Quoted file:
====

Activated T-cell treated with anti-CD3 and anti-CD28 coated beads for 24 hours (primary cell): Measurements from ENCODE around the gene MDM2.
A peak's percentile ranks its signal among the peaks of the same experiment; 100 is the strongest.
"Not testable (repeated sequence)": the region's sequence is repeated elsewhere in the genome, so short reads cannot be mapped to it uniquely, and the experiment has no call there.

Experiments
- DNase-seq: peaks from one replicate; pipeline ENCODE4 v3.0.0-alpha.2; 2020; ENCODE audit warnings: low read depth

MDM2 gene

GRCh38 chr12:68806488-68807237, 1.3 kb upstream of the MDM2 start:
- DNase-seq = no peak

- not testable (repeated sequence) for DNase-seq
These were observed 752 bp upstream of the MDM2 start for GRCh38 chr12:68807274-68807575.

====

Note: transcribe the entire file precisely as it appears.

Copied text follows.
Activated T-cell treated with anti-CD3 and anti-CD28 coated beads for 24 hours (primary cell): Measurements from ENCODE around the gene MDM2.
A peak's percentile ranks its signal among the peaks of the same experiment; 100 is the strongest.
"Not testable (repeated sequence)": the region's sequence is repeated elsewhere in the genome, so short reads cannot be mapped to it uniquely, and the experiment has no call there.

Experiments
- DNase-seq: peaks from one replicate; pipeline ENCODE4 v3.0.0-alpha.2; 2020; ENCODE audit warnings: low read depth

MDM2 gene

GRCh38 chr12:68806488-68807237, 1.3 kb upstream of the MDM2 start:
- DNase-seq = no peak

- not testable (repeated sequence) for DNase-seq
These were observed 752 bp upstream of the MDM2 start for GRCh38 chr12:68807274-68807575.